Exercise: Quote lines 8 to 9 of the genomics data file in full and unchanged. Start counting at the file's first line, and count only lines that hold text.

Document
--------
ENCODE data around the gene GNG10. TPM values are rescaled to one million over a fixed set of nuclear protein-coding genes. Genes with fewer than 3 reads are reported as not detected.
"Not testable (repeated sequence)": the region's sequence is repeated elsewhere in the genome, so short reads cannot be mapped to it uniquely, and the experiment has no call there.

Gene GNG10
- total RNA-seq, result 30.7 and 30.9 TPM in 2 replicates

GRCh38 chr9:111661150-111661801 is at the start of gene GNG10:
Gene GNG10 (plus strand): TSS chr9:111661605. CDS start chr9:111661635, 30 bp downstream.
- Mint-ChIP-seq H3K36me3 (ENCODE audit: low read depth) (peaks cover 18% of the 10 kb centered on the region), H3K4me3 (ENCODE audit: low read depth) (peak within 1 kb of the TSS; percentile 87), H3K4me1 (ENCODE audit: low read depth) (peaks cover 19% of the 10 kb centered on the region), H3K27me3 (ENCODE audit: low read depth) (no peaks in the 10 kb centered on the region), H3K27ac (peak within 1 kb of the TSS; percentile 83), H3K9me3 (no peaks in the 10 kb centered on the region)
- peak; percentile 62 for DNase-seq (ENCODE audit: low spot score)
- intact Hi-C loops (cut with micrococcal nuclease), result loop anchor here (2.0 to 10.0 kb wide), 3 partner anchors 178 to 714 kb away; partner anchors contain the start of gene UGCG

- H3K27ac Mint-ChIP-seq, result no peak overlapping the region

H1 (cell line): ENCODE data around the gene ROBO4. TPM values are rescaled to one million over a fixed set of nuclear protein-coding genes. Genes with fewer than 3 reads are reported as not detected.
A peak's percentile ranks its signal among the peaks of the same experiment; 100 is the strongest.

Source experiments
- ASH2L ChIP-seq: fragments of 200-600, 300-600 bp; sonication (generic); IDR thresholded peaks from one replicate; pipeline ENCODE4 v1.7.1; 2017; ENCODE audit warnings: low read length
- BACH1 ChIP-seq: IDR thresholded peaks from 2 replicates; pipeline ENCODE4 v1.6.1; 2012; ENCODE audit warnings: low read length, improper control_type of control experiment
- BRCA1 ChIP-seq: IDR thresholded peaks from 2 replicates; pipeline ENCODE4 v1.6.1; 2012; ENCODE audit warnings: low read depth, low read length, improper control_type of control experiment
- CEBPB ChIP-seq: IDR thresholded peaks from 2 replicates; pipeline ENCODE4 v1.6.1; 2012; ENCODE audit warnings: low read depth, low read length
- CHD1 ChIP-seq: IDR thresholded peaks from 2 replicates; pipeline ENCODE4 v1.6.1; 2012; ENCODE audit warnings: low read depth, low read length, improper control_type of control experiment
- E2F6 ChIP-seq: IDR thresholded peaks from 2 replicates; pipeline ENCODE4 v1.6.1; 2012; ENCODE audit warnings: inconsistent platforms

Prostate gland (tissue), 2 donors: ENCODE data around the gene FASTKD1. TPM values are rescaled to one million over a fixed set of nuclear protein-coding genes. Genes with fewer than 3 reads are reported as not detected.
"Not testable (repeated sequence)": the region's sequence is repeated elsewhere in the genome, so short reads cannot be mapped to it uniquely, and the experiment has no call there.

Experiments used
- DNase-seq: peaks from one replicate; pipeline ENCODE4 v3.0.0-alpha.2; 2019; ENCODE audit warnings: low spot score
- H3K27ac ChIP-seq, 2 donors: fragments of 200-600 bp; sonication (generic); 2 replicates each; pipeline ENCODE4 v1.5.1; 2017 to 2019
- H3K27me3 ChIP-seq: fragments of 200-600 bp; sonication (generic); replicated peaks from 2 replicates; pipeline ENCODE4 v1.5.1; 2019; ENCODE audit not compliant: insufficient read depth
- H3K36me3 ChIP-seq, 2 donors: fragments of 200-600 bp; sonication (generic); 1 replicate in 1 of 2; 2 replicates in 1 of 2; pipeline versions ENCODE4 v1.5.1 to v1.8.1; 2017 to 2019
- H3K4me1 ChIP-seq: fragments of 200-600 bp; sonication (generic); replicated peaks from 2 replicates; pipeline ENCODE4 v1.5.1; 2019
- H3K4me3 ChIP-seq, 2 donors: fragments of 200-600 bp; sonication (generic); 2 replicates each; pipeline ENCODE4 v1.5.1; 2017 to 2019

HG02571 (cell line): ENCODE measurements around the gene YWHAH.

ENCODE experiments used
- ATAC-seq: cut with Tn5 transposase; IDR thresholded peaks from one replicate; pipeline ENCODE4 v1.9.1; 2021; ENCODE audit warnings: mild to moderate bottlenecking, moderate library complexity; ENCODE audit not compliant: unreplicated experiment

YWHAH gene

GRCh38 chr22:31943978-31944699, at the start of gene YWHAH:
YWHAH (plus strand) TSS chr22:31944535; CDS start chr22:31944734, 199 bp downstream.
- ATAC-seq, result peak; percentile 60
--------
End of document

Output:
- peak; percentile 62 for DNase-seq (ENCODE audit: low spot score)
- intact Hi-C loops (cut with micrococcal nuclease), result loop anchor here (2.0 to 10.0 kb wide), 3 partner anchors 178 to 714 kb away; partner anchors contain the start of gene UGCG